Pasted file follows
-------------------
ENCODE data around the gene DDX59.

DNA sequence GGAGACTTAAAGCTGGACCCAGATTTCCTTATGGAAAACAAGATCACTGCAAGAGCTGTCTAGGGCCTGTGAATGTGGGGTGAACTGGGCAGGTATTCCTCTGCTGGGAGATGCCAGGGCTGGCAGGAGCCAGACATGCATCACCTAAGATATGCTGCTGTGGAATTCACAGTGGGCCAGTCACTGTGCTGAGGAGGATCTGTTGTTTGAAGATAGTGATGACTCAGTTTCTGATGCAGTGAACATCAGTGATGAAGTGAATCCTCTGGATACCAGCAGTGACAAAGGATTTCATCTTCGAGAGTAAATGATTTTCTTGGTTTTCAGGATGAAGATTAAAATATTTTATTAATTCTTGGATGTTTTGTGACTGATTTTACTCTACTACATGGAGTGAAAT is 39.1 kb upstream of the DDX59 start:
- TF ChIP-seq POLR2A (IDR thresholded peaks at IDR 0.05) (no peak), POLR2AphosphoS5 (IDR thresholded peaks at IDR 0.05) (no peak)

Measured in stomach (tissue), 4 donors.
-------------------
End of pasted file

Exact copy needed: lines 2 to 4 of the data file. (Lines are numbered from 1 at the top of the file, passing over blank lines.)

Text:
DNA sequence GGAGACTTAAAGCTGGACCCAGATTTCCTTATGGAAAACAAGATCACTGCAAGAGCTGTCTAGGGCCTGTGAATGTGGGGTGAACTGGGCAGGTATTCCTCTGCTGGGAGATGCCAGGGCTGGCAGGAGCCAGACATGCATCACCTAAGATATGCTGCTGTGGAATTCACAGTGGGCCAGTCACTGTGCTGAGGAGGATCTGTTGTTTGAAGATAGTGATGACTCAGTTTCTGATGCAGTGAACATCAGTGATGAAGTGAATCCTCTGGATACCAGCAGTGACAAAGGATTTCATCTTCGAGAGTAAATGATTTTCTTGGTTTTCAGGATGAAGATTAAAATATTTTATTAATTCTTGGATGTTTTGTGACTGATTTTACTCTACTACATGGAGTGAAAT is 39.1 kb upstream of the DDX59 start:
- TF ChIP-seq POLR2A (IDR thresholded peaks at IDR 0.05) (no peak), POLR2AphosphoS5 (IDR thresholded peaks at IDR 0.05) (no peak)

Measured in stomach (tissue), 4 donors.